The Big Rock Wetland Restoration Project: 2014-2021
The DMEA’s Big Rock Wetland Restoration Project is an ongoing project to restore 7 acres of tidal wetlands and upland at Douglas Manor bordering Memorial Field north to Big Rock, on the east side of the Douglaston peninsula at Udalls Cove. In Spring 2021, the DMEA will finish Phase 1 of this project, producing a design for a multi-faceted restoration that is “permit ready.” Phase 2 will be the implementation of the design and requires raising funds through grants and other means for the construction of the $1.7 million restoration project.
The DMEA hired noted environmental restoration and engineering firm GEI Consultants, Inc. based in Huntington Station, Long Island, after receiving a $120,000 DEC planning grant through the office of former State Senator Tony Avella in 2018.
The proposed landscape restoration plan designed by GEI includes removal of invasive phragmites reeds, the re-introduction of native plantings and “living shoreline” plantings to enhance wildlife habitat and improve water quality. The invasive phragmites monoculture at the site has supplanted a once rich plant environment that supported a diverse wildlife habitat and helped buffer the east side of the peninsula at Udalls Cove from storm and tidal damage. Phragmites, a non-native invasive reed with tall feathery heads, has taken over large sections of the site, crowding out all other plants and attracting little wildlife. The restoration also includes strengthening the shoreline against storm surges, stabilization of the eroded riprap edges of Memorial Field, replanting and stabilization of the bank and upland shoreline to prevent roadway collapse along Douglas Road from the Field to the Point, and restoration of tidal grasses in Udalls Cove that have been decimated by erosion and water pollution.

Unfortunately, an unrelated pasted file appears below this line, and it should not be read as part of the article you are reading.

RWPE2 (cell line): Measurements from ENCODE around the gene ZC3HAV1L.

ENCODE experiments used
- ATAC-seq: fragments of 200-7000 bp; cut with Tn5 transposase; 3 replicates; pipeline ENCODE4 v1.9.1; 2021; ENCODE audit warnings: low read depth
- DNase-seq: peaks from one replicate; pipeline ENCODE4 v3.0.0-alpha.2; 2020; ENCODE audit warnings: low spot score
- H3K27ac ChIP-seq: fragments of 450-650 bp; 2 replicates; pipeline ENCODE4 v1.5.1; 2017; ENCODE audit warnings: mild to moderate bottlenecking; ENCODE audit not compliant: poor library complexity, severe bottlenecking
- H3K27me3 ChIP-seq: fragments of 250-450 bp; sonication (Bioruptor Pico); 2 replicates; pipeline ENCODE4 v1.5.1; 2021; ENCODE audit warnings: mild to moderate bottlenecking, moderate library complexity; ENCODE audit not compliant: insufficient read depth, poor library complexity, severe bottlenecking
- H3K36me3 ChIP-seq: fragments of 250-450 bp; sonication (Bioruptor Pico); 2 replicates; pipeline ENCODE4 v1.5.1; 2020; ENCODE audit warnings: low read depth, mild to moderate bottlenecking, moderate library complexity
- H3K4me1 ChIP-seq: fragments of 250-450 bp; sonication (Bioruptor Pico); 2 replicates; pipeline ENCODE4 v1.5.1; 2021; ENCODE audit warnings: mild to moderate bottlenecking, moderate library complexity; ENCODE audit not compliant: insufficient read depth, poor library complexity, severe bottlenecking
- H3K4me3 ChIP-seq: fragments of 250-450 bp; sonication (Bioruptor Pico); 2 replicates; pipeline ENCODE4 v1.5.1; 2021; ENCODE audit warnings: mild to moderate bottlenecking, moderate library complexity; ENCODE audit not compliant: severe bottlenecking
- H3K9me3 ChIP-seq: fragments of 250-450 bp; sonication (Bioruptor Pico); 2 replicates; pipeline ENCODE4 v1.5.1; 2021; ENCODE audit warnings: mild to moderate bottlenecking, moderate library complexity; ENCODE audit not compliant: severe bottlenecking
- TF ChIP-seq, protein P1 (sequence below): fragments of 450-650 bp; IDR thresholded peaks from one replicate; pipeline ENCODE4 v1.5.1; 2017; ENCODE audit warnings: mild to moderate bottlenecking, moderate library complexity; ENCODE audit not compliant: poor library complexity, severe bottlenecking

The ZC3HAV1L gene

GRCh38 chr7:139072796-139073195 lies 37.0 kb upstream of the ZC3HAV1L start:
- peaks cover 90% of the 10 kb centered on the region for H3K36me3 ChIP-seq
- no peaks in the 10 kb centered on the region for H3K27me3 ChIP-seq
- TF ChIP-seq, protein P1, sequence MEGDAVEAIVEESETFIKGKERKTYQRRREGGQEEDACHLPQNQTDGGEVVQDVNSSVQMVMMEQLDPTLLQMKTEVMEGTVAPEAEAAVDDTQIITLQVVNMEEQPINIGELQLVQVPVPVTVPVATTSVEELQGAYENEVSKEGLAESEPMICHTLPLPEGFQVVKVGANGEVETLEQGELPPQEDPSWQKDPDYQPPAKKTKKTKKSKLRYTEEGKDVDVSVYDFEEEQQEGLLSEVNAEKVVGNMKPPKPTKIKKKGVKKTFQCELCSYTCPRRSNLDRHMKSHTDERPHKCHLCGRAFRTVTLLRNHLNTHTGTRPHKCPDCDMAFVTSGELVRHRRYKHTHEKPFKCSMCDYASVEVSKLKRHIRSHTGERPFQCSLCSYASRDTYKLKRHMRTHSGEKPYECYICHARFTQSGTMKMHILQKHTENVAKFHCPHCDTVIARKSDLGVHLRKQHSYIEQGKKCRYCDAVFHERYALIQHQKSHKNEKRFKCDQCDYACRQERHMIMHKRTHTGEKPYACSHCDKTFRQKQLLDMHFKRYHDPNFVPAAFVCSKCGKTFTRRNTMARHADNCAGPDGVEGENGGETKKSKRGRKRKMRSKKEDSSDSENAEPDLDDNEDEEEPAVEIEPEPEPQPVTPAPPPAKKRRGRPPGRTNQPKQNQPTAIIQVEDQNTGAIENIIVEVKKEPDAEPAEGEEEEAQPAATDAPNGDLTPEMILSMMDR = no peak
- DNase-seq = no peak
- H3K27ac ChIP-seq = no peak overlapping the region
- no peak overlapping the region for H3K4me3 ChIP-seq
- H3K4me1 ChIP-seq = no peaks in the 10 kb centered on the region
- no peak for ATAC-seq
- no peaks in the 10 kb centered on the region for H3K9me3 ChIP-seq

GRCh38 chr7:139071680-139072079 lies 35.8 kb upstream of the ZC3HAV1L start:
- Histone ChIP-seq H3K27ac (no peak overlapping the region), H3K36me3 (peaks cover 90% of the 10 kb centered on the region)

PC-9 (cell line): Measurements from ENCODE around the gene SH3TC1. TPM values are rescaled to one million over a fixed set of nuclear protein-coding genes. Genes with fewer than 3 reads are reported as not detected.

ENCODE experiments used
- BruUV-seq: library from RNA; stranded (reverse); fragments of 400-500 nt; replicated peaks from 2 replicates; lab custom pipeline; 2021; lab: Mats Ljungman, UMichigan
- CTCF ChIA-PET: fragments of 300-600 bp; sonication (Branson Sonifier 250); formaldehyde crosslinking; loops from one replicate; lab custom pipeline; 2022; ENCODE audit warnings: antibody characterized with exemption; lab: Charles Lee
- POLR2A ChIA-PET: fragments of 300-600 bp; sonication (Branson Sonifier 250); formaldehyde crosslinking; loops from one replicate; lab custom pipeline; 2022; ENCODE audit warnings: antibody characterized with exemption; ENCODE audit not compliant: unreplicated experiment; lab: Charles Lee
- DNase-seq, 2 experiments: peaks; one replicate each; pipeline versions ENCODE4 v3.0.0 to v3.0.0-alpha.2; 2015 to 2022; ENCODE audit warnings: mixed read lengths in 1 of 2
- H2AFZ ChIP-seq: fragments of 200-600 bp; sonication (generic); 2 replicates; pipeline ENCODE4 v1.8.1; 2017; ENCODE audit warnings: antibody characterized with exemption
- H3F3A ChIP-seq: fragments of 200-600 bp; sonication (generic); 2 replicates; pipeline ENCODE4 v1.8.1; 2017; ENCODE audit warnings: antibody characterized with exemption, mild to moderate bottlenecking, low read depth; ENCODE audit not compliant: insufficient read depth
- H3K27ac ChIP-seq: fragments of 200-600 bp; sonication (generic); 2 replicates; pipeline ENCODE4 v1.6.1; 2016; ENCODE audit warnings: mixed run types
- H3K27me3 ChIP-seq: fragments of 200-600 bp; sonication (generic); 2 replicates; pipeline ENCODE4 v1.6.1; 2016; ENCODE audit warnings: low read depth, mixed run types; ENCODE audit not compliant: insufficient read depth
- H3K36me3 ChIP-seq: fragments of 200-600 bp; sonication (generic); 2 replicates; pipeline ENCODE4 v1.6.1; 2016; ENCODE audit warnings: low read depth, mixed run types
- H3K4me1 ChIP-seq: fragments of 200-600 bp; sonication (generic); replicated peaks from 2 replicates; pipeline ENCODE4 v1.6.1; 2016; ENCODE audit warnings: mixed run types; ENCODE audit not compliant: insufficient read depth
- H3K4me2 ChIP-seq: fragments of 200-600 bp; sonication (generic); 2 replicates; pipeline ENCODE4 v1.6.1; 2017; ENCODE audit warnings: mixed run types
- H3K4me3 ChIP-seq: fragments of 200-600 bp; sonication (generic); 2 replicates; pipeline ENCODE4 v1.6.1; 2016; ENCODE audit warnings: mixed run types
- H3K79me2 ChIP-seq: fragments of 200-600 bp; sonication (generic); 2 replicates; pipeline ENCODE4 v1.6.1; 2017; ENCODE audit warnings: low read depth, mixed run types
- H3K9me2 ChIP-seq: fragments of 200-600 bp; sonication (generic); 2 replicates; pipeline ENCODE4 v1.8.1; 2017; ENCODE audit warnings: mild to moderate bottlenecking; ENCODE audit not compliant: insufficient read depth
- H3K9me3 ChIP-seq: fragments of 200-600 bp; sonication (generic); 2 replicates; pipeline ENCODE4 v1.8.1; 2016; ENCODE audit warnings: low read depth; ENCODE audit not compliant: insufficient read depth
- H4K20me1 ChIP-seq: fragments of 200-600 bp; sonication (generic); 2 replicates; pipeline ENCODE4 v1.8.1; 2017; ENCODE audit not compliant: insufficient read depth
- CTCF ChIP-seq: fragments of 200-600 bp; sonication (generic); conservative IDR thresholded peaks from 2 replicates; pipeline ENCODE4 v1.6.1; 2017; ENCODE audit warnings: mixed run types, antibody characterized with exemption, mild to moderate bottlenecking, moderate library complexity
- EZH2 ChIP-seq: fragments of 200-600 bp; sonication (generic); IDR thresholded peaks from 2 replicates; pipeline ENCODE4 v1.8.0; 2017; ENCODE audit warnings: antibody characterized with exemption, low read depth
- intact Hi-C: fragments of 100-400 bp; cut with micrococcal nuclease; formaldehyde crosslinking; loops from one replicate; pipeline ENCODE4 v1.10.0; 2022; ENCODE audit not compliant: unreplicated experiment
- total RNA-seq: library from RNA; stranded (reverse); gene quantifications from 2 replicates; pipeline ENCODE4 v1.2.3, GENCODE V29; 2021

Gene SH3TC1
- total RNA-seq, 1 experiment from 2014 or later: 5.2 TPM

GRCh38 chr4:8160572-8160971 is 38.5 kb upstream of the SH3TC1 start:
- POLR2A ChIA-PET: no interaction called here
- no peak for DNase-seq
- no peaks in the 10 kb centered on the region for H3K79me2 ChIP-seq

Since DMEA began this effort in 2014, the Big Rock Wetlands project has engaged more than 750 students and 20 teachers from local schools MS 67 and PS 98 through their STEM programs and unique wetland science curriculum. The DMEA has also held numerous public outreach programs with its partners, including nature walks, education programs, and a design charrette to kick off the planning study with GEI. In addition, Hofstra University students from the Department of Geology, Environment and Sustainability, led by Dr. J. Bret Bennington, Professor of Geology and Chair of the Department of Geology, have returned to the site multiple times over the years, collecting data, and studying coring samples from the wetland. As a result, the students have mapped a fascinating environmental history of the site, including its transformation from the beginning of the Industrial Age in the mid-19th century, to the present.
The project takes its name from “Big Rock”, a locally known natural landmark just off the tip of the peninsula, and at the northernmost boundary of the site. The enormous rounded boulder, about 15 feet in diameter, is a glacially deposited stone that is a remnant from the Ice Age.
The DMEA has partnered on this project with the Douglas Manor Association, the owner of the site; the Alley Pond Environmental Center (APEC); the Udalls Cove Preservation Committee; the Douglaston and Little Neck Historical Society (DLNHS); the NYC Parks Department; Hofstra University; Dadras Architects; and local public schools MS 67 and PS 98.